I thought everyone knew who Rick Bayless was, but Jeff had no clue, and Emily didn't know either...but he makes mexican food look healthy and good...
I found the recipe here
Makes 10 cups, serving 6
1 large dried pasilla (negro) chile, stemmed and seeded (the black ones in the grocery store. I suggest using 1.5 or 2)
One 15-oz can diced tomatoes in juice (preferably fire-roasted)
2 tblsp vegetable or olive oil
1 medium white onion, sliced 1/4 inch thick
3 garlic cloves, peeled
2 quarts chicken broth
1 large sprig fresh epazote, if you have one (I've never found this ingredient)
4 (about 1-1/4 lbs total) boneless, skinless chicken breast halves, cut into 1/2 inch thick cubes (I have always used a rotisserie chicken)
1 large ripe avocado, pitted, flesh scooped from the skin and cut into 1/4 inch cubes
1-1/2 cups (6 oz) shredded Mexican melting cheese, or Monterey Jack, brick or mild cheddar
A generous 4 cups (about 6 oz) roughly broken tortilla chips
1 large lime, cut into 6 wedges, for serving
I also add corn and black beans to give it some more heft.
Quickly toast the chile by turning it an inch or two above an open flame
for a few seconds, until its aroma fills the kitchen. (Lacking an open
flame, toast it in a dry pan over medium heat, pressing it flat for a
few seconds, then flipping it over and pressing it again.) Break the
chile into pieces and put in a blender, along with the tomatoes with
their juice. (A food processor will work, but it won't completely puree
Everytime I make this, I wish I'd done this step first...the onions can cook while you are toasting and pureeing the chile and tomatoes. Heat the oil in a large (4 quart) saucepan over medium-high. Add the
onion and garlic and cook, stirring frequently, until golden, about 7
minutes. Scoop up the onion and garlic with a slotted spoon, pressing
them against the side of the pan to leave behind as much oil as
possible, and transfer to the blender; set the pan aside. Process until
Return the pan to medium-high heat. When it is quite hot, add
the puree and stir nearly constantly until thickened to the consistency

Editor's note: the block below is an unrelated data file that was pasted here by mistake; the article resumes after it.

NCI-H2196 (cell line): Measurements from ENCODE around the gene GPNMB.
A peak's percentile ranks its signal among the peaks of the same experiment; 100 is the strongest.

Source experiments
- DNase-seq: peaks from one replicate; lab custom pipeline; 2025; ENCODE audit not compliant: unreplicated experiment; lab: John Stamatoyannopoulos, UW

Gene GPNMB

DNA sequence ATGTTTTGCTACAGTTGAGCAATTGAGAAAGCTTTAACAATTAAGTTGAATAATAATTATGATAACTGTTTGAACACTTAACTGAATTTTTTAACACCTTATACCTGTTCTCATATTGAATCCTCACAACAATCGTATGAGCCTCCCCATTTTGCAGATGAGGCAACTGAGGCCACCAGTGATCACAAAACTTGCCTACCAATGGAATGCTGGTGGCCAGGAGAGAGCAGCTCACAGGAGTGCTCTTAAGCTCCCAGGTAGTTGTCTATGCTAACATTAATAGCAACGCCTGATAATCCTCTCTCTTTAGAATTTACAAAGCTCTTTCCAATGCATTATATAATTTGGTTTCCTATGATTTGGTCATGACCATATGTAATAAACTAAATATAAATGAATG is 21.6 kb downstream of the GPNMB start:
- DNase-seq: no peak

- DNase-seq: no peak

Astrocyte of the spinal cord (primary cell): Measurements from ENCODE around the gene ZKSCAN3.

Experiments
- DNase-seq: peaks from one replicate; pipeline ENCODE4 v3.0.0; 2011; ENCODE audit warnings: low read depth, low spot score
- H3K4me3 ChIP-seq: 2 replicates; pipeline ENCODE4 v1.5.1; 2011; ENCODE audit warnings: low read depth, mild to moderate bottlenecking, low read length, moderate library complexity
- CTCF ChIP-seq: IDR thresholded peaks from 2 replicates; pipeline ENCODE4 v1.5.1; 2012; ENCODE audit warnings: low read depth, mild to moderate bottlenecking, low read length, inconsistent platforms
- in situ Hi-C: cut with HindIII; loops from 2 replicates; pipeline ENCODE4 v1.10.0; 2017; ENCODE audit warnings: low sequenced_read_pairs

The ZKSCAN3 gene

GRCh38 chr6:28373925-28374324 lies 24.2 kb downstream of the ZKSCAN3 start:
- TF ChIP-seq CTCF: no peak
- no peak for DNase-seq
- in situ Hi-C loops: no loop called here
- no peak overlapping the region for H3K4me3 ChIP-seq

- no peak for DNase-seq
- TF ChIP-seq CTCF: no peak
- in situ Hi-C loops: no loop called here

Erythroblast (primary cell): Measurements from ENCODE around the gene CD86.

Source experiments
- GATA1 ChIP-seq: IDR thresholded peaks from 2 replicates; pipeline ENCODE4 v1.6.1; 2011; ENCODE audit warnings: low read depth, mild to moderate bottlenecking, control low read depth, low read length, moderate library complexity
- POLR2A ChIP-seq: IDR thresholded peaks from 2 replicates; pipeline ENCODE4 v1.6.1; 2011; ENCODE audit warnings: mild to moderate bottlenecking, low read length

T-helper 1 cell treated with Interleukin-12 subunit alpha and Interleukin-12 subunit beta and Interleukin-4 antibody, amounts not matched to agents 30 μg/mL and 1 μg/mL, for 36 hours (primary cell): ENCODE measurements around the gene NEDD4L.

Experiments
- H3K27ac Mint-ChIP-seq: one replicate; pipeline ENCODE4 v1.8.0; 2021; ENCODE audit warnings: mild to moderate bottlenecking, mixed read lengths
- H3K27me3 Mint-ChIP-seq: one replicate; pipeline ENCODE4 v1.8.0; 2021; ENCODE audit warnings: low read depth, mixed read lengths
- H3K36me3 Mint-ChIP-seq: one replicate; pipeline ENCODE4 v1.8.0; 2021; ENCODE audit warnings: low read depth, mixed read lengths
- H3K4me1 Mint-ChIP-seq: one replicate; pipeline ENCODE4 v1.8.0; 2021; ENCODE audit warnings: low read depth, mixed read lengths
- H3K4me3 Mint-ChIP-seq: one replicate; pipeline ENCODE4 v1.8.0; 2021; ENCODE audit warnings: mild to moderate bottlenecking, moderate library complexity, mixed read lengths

of tomato paste, about 6 minutes. Add the broth and epazote if using.
Reduce the heat to medium-low and simmer for 15 minutes. Taste and
season with salt, usually about a generous teaspoon (depending on the
saltiness of the broth).
Just before serving, add the chicken to the simmering broth. Divide the
avocado, cheese and tortilla chips among the serving bowls. When the
chicken is done, ususally about 5 minutes, ladle the soup into the
bowls. Pass the lime separately. Rotisserie or grilled chicken can stand
in for the raw chicken breasts (add it at the last second). I add the corn, beans and chicken right before serving and just heat til warm.
We like it with sour cream, cheese, and avocado and of course tortilla chips. Also, the first time I made this I pretty much assumed my kids wouldn't eat it. I thought it would be too spicy or they'd think it was weird, but everyone ate it and loved it (even Calvin). It's really just a chicken taco soup.
Here's a time saving tip...whenever I make this soup, I double the ingredients up until I blend everything (the tomatoes, chili, onions, garlic). Then I divide the mixture in two, put one part in the pot and the other part in the freezer. I don't recommend reducing both mixtures at once, it takes a long time and splatters all over the kitchen making a mess, and almost making this a non time saver. But when you have a busy day, and need an easy meal, all you have to do is pull the mixture out of the freezer pop it in your pan, reduce it and add the broth, chicken (and beans and corn if you are me)...I always make this on a day that I go to the store, so I always buy a rotisserie chicken. Easy peasy.